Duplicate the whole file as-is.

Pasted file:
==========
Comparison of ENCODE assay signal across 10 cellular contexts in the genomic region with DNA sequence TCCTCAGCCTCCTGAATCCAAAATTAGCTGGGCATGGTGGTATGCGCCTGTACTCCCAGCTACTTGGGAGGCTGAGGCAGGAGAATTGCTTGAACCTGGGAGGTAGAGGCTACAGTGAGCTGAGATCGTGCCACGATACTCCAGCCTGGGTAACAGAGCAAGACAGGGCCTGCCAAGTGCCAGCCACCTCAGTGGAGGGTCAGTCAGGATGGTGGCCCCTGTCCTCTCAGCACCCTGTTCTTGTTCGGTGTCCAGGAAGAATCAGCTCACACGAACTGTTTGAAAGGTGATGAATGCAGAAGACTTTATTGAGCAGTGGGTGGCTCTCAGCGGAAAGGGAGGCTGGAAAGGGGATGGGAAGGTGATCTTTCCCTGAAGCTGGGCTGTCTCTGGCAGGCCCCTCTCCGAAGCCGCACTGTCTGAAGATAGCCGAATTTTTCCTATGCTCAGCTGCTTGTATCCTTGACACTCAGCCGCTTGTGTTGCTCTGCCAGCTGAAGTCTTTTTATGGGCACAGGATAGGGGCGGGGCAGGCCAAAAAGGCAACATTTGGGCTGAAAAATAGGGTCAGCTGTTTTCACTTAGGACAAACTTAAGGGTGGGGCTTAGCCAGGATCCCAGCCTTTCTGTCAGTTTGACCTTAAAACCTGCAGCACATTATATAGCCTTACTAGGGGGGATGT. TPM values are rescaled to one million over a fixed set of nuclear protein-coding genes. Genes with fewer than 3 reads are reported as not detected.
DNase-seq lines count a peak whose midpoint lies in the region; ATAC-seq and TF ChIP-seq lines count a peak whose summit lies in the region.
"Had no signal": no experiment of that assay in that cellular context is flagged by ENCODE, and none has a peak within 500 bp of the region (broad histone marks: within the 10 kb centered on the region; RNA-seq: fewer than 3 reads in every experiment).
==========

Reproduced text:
Comparison of ENCODE assay signal across 10 cellular contexts in the genomic region with DNA sequence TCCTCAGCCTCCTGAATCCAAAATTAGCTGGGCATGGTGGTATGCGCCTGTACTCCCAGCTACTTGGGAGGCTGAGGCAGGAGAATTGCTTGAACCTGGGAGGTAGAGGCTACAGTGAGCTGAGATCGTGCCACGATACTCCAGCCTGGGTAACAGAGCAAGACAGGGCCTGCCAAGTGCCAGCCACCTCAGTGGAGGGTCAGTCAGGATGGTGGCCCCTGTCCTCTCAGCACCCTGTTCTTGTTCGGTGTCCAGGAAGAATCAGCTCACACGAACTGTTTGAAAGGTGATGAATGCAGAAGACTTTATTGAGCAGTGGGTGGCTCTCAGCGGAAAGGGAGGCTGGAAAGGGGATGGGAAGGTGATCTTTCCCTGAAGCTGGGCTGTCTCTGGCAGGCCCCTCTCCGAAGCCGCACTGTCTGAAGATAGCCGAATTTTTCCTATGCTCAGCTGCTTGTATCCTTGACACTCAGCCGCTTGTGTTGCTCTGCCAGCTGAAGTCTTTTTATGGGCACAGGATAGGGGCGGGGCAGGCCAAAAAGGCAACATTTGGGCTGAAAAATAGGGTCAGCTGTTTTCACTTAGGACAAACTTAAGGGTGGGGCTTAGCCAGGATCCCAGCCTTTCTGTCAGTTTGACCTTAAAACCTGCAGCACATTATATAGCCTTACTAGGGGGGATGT. TPM values are rescaled to one million over a fixed set of nuclear protein-coding genes. Genes with fewer than 3 reads are reported as not detected.
DNase-seq lines count a peak whose midpoint lies in the region; ATAC-seq and TF ChIP-seq lines count a peak whose summit lies in the region.
"Had no signal": no experiment of that assay in that cellular context is flagged by ENCODE, and none has a peak within 500 bp of the region (broad histone marks: within the 10 kb centered on the region; RNA-seq: fewer than 3 reads in every experiment).